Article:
South Africa, Port of Durban: Container berths - increase in under keel clearance requirement

Port news

Published: 30 September 2014

The development

With immediate effect the Port of Durban has increased the under keel clearance requirement for vessels calling at container berths in the Port of Durban from 30 cm to 60 cm. This change has been made on the basis of safety requirements from the port.

Going forward, any vessel calling at the berths with a draft in excess of 12.2 meters will be considered a "tidal vessel" and will need to apply to the harbour master's office, and provide tidal calculations, prior to arrival or departure.

Furthermore, the port authority may ask the vessel to provide an indemnity as part of this procedure (more on which below).

Details of this change can be found in the attached notice of 26 September 2014.

Port and terminal indemnities

The Association has noted that in recent times there have been more frequent demands for indemnities to be given by vessels to ports and terminals before calling and making use of their facilities.

These indemnities often seek to do the following, which have significant liability consequences:

  1. provide complete indemnities to the beneficiary of the indemnity irrespective of fault or circumstance
  2. provide indemnities for extensive matters, such as providing a full reimbursement of legal and other costs
  3. require the waiver of defences and exclusions to liability
  4. seek to introduce unlimited liability and / or waive rights to limitation of liability
  5. impose local law and jurisdiction

These, especially points 1-4, may take the indemnity outside and beyond the scope of P&I cover and expose the member to risks which are uninsured, and potentially uninsurable.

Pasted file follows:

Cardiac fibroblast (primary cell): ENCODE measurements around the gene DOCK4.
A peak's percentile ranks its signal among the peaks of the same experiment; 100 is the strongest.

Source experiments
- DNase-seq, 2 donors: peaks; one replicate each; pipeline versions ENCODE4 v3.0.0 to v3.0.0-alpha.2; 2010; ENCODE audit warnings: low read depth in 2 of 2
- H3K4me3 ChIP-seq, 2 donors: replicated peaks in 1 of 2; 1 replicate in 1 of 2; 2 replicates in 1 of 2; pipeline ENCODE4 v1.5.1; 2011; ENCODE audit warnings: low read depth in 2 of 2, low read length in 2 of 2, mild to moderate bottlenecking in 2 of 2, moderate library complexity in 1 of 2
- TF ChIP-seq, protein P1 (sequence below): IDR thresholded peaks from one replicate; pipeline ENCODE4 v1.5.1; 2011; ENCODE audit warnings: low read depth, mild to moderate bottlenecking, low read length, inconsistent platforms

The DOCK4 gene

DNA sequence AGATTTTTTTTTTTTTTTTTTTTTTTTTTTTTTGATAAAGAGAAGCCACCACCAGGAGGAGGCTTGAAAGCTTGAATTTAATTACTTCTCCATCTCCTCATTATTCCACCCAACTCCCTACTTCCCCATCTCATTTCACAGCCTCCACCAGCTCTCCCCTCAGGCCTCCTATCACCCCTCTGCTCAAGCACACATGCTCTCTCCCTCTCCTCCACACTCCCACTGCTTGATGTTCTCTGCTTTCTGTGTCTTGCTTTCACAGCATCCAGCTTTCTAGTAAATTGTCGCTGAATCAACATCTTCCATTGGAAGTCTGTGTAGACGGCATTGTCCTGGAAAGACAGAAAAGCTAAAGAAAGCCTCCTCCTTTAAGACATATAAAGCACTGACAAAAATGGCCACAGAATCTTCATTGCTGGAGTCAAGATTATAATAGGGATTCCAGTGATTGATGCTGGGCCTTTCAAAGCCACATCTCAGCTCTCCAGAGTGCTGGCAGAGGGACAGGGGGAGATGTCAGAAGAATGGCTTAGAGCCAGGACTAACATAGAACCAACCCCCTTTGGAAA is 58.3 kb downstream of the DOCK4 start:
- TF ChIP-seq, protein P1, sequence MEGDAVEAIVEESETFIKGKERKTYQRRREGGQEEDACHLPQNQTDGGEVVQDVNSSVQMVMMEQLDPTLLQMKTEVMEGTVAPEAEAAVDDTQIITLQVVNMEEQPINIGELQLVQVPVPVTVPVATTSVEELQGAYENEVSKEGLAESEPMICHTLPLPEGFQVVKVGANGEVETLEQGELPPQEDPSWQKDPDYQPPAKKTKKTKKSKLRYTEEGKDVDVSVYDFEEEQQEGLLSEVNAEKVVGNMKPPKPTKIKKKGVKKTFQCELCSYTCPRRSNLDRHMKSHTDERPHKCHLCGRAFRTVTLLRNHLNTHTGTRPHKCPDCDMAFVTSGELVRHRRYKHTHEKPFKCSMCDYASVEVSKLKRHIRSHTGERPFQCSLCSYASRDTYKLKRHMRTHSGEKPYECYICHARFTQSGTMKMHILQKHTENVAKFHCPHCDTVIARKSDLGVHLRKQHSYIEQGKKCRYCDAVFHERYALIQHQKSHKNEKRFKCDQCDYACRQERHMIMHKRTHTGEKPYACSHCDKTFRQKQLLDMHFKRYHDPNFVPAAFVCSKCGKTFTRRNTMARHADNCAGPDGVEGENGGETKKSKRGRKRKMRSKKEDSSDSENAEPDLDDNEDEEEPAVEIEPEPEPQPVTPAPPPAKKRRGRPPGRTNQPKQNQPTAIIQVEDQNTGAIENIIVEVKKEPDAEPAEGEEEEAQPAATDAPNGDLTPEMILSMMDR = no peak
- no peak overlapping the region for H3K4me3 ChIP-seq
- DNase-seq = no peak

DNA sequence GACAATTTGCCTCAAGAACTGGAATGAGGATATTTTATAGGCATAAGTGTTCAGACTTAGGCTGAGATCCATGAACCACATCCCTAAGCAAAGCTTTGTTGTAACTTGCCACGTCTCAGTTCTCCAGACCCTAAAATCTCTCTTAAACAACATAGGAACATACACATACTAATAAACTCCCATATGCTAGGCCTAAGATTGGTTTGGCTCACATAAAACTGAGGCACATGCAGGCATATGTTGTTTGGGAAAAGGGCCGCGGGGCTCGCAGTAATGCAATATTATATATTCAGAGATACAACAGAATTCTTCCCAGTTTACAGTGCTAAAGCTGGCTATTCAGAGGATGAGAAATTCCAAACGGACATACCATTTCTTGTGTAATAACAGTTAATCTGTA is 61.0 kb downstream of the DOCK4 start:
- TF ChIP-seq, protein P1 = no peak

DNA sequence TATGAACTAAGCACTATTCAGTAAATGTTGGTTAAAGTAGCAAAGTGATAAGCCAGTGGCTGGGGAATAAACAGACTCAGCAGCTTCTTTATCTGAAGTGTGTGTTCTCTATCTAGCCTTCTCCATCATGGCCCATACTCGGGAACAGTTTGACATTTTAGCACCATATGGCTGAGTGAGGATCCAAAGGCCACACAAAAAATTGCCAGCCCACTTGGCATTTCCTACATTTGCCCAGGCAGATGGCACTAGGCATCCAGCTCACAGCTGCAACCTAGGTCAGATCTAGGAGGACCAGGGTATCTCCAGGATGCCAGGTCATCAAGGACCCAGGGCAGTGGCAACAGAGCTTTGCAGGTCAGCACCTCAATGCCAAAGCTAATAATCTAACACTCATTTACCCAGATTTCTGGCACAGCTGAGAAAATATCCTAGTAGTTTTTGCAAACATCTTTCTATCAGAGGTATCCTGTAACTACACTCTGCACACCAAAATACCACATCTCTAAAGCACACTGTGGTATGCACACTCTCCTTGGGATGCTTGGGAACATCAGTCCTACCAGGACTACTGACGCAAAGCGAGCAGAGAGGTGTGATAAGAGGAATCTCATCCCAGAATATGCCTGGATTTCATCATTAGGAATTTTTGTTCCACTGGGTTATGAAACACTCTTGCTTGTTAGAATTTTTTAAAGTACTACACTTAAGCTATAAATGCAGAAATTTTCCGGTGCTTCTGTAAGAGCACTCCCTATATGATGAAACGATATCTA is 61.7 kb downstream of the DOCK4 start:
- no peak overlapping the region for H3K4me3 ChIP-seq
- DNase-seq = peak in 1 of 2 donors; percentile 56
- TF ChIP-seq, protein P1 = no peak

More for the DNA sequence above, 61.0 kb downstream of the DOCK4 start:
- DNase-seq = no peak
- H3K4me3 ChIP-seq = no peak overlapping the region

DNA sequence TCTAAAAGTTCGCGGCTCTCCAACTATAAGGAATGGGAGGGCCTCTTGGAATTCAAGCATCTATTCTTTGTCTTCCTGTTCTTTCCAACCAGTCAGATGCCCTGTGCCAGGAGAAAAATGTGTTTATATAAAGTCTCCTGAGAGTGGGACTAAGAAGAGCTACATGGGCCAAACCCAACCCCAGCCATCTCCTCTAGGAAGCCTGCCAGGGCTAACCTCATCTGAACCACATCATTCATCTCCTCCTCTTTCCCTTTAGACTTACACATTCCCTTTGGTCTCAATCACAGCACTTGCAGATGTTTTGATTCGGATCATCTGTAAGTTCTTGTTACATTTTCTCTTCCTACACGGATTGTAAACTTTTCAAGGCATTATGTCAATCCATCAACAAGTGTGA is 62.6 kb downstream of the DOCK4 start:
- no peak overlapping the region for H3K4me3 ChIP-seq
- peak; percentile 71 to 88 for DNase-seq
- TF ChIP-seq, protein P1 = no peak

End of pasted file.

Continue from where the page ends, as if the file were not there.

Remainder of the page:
This development has been noted at the International Group P&I level and is being investigated further.

If members are asked to agree to sign off on such indemnities, they are asked to contact the Association and provide details of the requested indemnity / documents, so that further advice may be given on the potential risks and liabilities that the member is facing.

Loss prevention advice

Members will be aware that vessels, especially those trading on a worldwide basis, face potential issues with respect to the size and dimension of their ships whenever they call at a port, even if this is a repeat call.

Typically these issues are concerned with the following vessel characteristics:

  • a. the beam / width
  • b. her length
  • c. under keel clearance
  • d. air draft

It is important for owners and charterers to be fully aware of the vessel's dimensions - at the charter fixture stage!

If a vessel is fixed for a business which she cannot perform, either due to regulatory restrictions or simply due to physical impossibility, a serious dispute is likely to follow.

Owner's concerns

Given the potentially significant variation in physical facts as well as local regulation, it is worth ensuring that owners who fix out on the basis of "worldwide" trading, ensure that they:

  • a. communication the dimensions of their vessels very clearly to charterers prior to fixing
  • b. have adequate protective clauses in their charterparty, so that vessels are not forced to enter locations that they may not be able to access without risking physical or regulatory consequences

Where owners fix the vessel to particular named ports or places, they may share some responsibility with charterers to checking in advance that the vessel can actually, physically and legally, go there in safety.

Charterer's concerns

For charterers, it would be very prudent before fixing out down the line, to particular ports, to check with local agents as to the very latest restrictions and requirements as these can change, sometimes without prior warning or "lead-in" time.

Doing this extra homework in advance will help to ensure that the right vessel is used for the proposed voyage, and this helps to reduce the risk of potentially deal breaking issues arising later on.

Charterers could face being caught in between two positions if they have certain obligations to the owner, but have warranted the vessel's ability to trade to a particular place to a sub-charterer, and these two positions do not match.

Previous loss prevention advice

The Association has previously given advice on such issues.

If members have further queries, they are asked to contact the Association:

The Association is grateful to Messrs. P&I Associates (Pty) Ltd of Durban South Africa for contributing to this update.